Garden Snail



Meat meal



Fish meal



The results indicate the possibility of maggot meal being
used as an alternative nutrition source as it compares favourably with the other nutrition sources. It should be noted, however, that amino acids from a single source cannot provide all essential amino acids to support body growth and maintenance hence formulators normally combine more than one source. Table 7 gives the average composition of
nutrients obtained for maggot meal relative to other authors:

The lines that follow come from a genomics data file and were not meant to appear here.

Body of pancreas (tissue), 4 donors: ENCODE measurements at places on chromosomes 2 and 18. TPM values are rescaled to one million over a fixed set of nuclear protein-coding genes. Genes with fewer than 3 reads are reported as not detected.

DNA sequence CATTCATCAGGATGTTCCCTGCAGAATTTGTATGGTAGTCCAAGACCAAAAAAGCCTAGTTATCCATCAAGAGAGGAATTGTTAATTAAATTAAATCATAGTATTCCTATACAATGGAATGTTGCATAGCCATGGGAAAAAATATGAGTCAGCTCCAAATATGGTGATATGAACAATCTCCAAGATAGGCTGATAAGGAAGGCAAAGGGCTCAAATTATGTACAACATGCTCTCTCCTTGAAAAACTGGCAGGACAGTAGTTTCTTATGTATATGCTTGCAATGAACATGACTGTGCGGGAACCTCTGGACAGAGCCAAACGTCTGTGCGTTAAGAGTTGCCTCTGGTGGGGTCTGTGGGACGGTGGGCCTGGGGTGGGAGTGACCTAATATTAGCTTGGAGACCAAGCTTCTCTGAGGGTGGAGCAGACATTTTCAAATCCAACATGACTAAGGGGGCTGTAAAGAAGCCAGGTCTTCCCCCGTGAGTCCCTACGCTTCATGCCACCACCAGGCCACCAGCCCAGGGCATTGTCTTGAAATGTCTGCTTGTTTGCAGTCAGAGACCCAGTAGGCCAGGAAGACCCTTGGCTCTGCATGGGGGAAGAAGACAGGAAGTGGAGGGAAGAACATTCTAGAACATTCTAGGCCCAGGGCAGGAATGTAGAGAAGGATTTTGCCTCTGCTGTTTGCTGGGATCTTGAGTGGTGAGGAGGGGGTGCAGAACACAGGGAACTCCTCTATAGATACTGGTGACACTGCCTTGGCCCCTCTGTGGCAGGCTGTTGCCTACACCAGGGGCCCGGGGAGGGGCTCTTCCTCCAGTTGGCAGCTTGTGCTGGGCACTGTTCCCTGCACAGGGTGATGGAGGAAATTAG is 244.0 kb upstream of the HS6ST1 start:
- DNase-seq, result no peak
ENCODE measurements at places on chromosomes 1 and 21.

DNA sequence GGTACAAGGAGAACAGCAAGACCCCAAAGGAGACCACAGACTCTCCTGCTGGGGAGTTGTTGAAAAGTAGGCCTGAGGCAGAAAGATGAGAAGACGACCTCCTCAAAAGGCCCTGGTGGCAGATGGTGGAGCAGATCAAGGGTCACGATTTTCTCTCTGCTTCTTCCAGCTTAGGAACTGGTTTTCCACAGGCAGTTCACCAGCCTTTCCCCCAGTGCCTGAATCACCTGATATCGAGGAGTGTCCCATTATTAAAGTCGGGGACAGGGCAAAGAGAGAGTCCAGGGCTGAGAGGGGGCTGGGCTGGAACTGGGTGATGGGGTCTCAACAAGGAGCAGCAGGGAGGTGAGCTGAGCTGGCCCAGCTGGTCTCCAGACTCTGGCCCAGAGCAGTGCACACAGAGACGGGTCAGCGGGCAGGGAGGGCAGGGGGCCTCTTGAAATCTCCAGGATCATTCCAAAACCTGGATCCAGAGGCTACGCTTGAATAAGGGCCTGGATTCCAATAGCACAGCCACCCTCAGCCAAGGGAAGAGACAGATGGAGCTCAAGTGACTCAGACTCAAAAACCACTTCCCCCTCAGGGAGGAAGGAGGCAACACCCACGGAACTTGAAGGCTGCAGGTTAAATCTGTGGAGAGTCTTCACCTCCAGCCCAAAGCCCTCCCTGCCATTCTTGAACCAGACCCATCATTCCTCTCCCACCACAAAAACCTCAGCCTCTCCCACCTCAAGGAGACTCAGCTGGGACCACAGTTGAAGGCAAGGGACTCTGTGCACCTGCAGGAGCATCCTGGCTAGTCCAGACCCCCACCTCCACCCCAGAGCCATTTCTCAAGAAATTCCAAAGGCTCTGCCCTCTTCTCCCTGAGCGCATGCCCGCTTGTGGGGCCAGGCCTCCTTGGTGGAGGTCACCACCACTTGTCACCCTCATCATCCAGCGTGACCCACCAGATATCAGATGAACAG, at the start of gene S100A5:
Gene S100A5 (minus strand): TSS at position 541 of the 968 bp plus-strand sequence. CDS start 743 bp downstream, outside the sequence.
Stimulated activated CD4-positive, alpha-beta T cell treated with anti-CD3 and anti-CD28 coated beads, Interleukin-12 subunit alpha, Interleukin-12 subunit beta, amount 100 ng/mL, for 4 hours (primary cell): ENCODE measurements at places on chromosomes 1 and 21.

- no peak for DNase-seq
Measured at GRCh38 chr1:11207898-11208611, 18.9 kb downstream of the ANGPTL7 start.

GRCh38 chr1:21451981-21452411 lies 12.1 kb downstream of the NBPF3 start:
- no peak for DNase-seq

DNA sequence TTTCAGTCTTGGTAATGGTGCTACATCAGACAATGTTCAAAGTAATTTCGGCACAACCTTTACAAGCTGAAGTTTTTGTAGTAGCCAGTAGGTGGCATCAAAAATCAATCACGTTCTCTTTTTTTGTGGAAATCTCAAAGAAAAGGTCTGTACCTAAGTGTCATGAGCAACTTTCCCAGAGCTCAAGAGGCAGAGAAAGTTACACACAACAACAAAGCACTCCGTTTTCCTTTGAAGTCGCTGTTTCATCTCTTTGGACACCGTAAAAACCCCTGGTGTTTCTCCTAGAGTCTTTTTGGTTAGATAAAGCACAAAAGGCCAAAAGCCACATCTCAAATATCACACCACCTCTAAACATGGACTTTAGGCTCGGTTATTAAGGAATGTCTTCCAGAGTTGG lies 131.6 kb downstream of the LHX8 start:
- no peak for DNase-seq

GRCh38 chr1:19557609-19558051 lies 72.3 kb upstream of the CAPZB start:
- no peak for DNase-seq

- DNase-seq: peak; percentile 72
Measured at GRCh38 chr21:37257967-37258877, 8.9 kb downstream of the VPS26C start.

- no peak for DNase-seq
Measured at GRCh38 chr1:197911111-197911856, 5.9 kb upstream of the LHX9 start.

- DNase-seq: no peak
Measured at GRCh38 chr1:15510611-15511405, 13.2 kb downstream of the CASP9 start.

Table 7: Comparison of proximate analysis results with reported values
The results indicate that maggot meal from poultry
droppings contains nutrients in comparable proportions with those from other substrates and is not unduly influenced by the substrate medium. The available nutrients are also comparable to those in other feed sources. It can, thus, be used as a major contributor to feed meals by formulators.
This study has shown that maggots can be quantitatively
bred from waste materials like poultry wastes by careful selection of a suitable substrate, fly attractants and controlled weather conditions among other factors. The nutritive values inherent in this source compares favourably with other

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established sources hence can be a useful substitute for them